Boots knew who her master was. She followed my husband everywhere he went. And she knew how to herd cattle better than he did. She worked with hand gestures that we learned from her. If you made a half circle with your arm, she'd go around behind the animal and move it out. If you pointed to a cow that wasn't with the rest, she gather it into the herd. If you pat your thigh, she'd come to you. If you put your hand up to stay, she stayed. And this was all instinctual, we never taught her any of it. And if you told her to stay, she did until you told her to move, no matter if cows were walking next to her or not.

Boots never liked to be pet. She wanted to be near you, but she didn't want you touching her. She was a gentle soul that only barked when startled. She didn't bark at the cows when we moved them through the chutes. She bit at their hocks. When one would kick and connect, sending her flying, she'd come back nipping harder at their hocks.

She did have a couple of quirky things. Boots didn't care to go in the water, even to just walk in and cool off, but she'd stand beside a small puddle of water and snap at the light reflecting in the water. When a dog would come near her food, or her master, when she was nearby, she'd clack her teeth together so hard it made my jaw ache just hearing it.  But she never bit or fought with another dog.

Running and chasing were her favorite things to do. We've had other dogs during Boots' life who loved to chase sticks and balls. Boots would chase them chasing after the objects. But she would never fetch. She did like to sneak up on the deer who came into the yard and follow them around waiting for me to tell her to get them. She would chase cats but never catch them. Same with Rockchucks(marmots) she'd chase them in the fields and even help the other dogs with digging and moving rocks, and nipping at one end to get the animal to go out the other opening,m but she'd never kill them.

About half way through her 15 or 16 years, she jumped up onto the hay trailer and slid down the side, sliding a leg in a stake pocket. That was the only time she bit anyone. She clamped onto my husband's leg when he was getting her leg out. She had dislocated her elbow. My husband took her to the vet. She came home with her leg in a doggy sling of sorts. It was hard to keep her down while the leg healed.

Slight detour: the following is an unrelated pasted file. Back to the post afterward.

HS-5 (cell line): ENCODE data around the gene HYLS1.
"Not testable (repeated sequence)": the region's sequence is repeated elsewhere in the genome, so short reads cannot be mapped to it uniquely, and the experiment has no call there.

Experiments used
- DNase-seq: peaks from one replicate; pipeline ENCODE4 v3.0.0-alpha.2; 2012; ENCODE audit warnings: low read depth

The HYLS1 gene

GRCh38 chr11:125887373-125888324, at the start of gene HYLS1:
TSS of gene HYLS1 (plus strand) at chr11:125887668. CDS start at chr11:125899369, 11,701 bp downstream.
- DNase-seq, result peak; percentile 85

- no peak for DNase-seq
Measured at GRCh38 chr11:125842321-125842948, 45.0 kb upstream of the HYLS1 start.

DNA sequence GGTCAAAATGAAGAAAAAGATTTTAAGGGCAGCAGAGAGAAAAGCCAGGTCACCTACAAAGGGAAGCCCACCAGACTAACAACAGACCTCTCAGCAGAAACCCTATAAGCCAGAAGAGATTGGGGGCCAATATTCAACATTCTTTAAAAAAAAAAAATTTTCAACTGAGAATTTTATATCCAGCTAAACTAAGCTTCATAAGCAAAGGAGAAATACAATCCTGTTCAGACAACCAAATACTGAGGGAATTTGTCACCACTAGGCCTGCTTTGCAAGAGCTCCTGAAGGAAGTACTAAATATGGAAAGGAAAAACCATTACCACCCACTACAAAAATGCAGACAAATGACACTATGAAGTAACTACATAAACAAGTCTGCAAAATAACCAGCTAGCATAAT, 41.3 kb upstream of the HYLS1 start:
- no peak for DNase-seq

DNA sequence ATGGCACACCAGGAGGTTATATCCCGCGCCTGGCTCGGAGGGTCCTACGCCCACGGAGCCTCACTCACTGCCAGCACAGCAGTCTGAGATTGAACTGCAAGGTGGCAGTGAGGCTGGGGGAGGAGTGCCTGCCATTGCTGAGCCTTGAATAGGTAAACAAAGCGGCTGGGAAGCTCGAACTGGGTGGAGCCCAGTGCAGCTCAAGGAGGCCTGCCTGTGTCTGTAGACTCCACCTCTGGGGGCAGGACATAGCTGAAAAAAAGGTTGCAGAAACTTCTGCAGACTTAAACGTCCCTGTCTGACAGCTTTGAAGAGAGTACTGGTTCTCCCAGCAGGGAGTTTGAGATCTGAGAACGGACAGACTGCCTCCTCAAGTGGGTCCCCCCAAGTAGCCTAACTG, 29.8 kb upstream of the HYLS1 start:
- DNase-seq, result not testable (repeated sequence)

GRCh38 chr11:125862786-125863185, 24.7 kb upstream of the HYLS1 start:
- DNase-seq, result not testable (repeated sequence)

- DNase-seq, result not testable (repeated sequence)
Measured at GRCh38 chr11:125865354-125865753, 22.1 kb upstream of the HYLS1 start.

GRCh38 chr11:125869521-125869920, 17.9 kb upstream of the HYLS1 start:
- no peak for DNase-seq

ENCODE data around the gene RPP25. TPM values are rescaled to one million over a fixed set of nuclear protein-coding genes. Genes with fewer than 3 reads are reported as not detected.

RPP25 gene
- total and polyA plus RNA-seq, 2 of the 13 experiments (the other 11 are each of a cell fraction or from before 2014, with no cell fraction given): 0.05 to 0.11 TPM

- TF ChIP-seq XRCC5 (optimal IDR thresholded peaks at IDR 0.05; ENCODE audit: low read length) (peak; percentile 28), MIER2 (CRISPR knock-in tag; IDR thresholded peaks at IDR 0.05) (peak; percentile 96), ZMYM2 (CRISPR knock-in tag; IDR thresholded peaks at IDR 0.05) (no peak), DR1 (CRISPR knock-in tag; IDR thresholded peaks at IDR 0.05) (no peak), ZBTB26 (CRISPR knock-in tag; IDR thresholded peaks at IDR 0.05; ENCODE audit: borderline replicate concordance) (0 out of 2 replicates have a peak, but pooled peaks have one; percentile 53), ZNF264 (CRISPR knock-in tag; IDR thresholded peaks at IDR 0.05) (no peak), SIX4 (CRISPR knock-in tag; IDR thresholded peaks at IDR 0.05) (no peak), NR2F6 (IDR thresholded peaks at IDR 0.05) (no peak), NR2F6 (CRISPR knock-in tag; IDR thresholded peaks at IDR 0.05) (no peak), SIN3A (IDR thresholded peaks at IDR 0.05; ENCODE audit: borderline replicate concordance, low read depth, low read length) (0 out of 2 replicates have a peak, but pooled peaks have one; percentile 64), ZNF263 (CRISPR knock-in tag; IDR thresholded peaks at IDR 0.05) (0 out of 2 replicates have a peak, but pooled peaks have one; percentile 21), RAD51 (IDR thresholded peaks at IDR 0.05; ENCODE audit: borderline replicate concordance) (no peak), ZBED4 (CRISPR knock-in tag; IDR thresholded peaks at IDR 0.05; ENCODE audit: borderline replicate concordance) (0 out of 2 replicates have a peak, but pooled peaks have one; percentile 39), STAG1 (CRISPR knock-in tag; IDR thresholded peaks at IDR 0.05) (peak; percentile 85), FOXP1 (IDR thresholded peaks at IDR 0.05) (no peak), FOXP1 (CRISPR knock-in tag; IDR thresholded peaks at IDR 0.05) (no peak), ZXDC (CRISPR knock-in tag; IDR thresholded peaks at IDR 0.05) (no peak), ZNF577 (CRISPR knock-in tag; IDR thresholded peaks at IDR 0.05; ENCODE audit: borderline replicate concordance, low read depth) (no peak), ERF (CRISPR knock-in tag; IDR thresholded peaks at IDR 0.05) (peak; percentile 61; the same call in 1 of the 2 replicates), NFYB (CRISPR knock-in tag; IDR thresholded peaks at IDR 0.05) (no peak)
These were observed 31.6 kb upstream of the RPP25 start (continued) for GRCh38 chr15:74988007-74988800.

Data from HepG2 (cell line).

Boots had always been gentle and forgiving with the grandkids. She was one of the best dogs we've ever had and she'll be missed. But she had a good life with us and that's all we could have hoped for the lonely puppy some man was going to knock in the head.





Wednesday, April 02, 2014

Tidbits to Make my Story come to Life

My comfort zone is getting infringed upon with the next book I'm writing, Staking Claim. I've never been a fan of books set in England. I prefer the good ole U.S. of A. But I wrote myself into a corner. And the current WIP (work in progress) has to start in England, luckily they are getting on a ship, but I have two main characters who are British and therefore I need to learn a bit about the hierarchy and British words and customs.

I purchased the book What Jane Austen Ate and Charles Dickens Knew by Daniel Pool to help me get a bit of a gist of what the characters should act like and how they should respond to some or my American's actions. It also helps me to come up with ideas for scenes.  The book talks about more the first part of the 19th century and my book is set at the end of the century but I think some of what is in the book would still be the norm.

While reading through the book I came across Basic Etiquette for a gentleman and a lady. I found it interesting the men's etiquette had to do with courtesy toward the woman, while the lady's etiquette dealt more with how she showed herself as being proper.

Reading the gentleman's etiquette a scene was conjured up on how my hero, even though he's been living in Lancashire England for two years, knows nothing of the etiquette and my heroine who is British but grew up a factory worker and just recently became a maid in a Viscount's manor, also knows little of the correct etiquette, will find themselves schooled by the villain.

These are the little tidbits that get me excited about a story I'm writing. I've found several others that I've envisioned using in scenes and soon the book will practically write its self. ;)